Ballengee-Morris, Christine, Taylor, Pamela. "You Can Hide But You
Can't Run: Interdisciplinary and Culturally Sensitive Approaches to
Mask Making" ART EDUCATION/ September 2005, pp. 12-17.
"When students view themselves as knowledge producers, they move toward
the first step of owning their education. Students come into the
classroom with knowledge, experiences, and perceptions that enrich the
development of curriculum...democratizing the power of education to the
learners instead of a transference philosophy..."
"...much of what and how such topics as mask making are taught in
classrooms is a result of a product-driven or teacher-proof curriculum.
In other words, relying strictly on such products as multi-cultural
poster packages or maskmaking pachaged lesson plans to teach the art of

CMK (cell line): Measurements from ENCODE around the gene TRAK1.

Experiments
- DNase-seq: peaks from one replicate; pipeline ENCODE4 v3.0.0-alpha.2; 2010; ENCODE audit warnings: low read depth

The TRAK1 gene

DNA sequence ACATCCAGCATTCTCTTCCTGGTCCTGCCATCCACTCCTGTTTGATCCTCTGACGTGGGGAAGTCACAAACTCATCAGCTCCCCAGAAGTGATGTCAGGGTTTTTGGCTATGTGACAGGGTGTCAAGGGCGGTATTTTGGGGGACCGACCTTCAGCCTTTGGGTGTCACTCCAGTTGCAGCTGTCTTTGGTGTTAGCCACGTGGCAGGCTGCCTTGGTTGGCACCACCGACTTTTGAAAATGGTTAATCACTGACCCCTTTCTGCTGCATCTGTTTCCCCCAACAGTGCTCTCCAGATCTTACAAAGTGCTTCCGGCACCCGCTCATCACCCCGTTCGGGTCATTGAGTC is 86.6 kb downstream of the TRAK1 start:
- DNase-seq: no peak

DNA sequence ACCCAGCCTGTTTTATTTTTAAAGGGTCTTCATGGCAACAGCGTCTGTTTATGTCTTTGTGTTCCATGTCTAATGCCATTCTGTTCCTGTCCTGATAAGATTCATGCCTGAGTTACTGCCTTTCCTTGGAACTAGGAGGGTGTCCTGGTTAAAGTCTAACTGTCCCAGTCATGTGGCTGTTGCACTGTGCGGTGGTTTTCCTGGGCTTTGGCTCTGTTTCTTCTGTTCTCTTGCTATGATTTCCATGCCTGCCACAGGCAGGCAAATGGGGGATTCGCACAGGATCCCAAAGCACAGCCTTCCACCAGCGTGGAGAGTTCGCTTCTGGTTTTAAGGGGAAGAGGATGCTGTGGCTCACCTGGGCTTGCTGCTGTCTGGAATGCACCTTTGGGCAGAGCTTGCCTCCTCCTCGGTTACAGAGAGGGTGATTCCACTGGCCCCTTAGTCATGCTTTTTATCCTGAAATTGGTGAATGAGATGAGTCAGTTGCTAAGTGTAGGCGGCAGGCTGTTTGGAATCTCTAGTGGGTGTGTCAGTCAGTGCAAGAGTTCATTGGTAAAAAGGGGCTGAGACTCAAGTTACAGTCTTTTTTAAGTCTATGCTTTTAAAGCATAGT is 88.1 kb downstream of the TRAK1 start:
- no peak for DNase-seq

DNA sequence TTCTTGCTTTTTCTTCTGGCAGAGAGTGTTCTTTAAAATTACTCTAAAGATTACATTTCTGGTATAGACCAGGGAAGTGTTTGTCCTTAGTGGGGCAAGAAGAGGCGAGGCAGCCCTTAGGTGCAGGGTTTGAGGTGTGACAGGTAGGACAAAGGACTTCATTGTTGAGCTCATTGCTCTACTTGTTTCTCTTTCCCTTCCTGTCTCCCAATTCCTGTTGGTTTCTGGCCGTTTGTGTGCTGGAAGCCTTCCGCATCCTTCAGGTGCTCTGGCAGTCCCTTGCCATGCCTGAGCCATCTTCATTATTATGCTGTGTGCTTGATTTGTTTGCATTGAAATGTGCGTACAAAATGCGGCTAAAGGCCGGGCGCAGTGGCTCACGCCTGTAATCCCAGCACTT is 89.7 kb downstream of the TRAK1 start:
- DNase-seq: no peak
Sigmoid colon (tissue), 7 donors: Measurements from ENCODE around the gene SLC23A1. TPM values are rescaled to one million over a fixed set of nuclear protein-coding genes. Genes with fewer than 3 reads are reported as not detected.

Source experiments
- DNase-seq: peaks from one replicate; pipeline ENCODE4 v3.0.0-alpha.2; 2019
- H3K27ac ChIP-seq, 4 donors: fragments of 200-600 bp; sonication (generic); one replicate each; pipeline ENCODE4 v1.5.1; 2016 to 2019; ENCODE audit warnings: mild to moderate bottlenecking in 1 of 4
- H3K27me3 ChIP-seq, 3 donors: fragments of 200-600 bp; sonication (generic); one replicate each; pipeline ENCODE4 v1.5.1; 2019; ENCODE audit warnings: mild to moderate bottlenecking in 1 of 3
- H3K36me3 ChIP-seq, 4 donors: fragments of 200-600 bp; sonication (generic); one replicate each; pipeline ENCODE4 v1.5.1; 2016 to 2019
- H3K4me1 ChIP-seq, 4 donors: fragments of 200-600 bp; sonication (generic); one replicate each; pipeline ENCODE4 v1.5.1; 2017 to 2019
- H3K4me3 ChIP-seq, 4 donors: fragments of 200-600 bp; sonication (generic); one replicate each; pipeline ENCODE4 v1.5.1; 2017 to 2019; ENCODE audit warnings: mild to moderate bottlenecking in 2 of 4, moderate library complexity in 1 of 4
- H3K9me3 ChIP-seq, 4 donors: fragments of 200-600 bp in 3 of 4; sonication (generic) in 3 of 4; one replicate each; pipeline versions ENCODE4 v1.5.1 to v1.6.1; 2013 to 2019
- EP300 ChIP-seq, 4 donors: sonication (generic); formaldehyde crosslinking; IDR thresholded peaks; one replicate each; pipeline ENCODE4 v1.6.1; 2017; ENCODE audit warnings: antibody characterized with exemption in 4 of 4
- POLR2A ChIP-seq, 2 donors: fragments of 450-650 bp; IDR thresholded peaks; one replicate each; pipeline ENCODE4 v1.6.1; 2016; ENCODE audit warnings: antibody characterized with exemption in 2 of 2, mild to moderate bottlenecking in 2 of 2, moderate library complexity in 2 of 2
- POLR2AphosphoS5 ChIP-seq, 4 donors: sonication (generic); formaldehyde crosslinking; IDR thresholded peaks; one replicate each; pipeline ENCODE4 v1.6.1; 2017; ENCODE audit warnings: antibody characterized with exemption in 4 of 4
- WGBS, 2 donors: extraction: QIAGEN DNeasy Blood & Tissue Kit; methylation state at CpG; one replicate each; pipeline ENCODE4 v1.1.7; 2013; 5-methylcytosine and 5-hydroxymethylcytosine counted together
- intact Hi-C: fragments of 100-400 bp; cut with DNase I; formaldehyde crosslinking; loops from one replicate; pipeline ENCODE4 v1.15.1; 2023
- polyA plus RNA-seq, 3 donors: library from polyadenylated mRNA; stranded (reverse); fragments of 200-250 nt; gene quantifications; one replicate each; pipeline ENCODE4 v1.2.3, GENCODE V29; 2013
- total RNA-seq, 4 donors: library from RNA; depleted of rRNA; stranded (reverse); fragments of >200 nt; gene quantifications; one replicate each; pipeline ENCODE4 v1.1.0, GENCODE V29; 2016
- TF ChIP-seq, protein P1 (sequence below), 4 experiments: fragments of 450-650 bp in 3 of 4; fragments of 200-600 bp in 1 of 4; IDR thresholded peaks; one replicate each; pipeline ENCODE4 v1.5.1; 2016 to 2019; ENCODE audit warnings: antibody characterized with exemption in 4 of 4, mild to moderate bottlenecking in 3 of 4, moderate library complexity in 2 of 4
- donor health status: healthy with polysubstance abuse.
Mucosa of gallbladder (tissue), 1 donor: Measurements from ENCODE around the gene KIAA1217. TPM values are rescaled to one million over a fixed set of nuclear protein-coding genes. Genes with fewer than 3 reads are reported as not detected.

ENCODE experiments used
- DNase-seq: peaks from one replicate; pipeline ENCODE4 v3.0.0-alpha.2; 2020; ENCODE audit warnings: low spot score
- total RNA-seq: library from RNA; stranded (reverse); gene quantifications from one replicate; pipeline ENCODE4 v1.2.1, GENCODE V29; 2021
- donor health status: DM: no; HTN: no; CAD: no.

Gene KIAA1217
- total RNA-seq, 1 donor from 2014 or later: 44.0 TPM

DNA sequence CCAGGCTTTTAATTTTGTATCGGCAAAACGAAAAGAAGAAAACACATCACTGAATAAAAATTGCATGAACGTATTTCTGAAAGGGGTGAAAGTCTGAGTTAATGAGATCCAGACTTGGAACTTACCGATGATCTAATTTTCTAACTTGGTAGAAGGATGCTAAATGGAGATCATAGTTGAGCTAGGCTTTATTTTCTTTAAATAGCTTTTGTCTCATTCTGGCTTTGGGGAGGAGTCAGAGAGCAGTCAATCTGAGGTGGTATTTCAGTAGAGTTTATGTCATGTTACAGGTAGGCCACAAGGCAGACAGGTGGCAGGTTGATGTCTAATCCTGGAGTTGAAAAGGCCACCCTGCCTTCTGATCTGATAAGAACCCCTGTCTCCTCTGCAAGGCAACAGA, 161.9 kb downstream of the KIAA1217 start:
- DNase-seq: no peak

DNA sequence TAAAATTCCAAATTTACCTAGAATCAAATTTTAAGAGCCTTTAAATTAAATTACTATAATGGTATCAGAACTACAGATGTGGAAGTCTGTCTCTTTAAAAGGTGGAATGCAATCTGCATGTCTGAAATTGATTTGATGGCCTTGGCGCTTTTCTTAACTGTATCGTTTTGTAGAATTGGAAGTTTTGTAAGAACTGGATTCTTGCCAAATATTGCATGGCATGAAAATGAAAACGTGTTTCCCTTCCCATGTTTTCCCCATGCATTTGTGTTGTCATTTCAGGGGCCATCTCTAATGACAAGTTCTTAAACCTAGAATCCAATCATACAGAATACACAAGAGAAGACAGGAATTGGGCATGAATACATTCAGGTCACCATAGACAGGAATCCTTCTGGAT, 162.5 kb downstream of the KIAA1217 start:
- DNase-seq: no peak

other cultures without critically and creatively re-thinking and making
the information relevant to our students' lives can be deleterious to
say the least."
"Forms of cultural re-representation become especially problematic and
conflictive when the images and objects such as masks have significant,
sacred, spiritual, or religious meanings for the social group from
which they are appropriated or when they are used in a fashion that
"one of the issues...that was apparently popular was visual
identity--looking good, fitting in, cosmetics, cosmetic surgery, and
fear of being noticed."
"...masks provide possibilities to transform oneself for multiple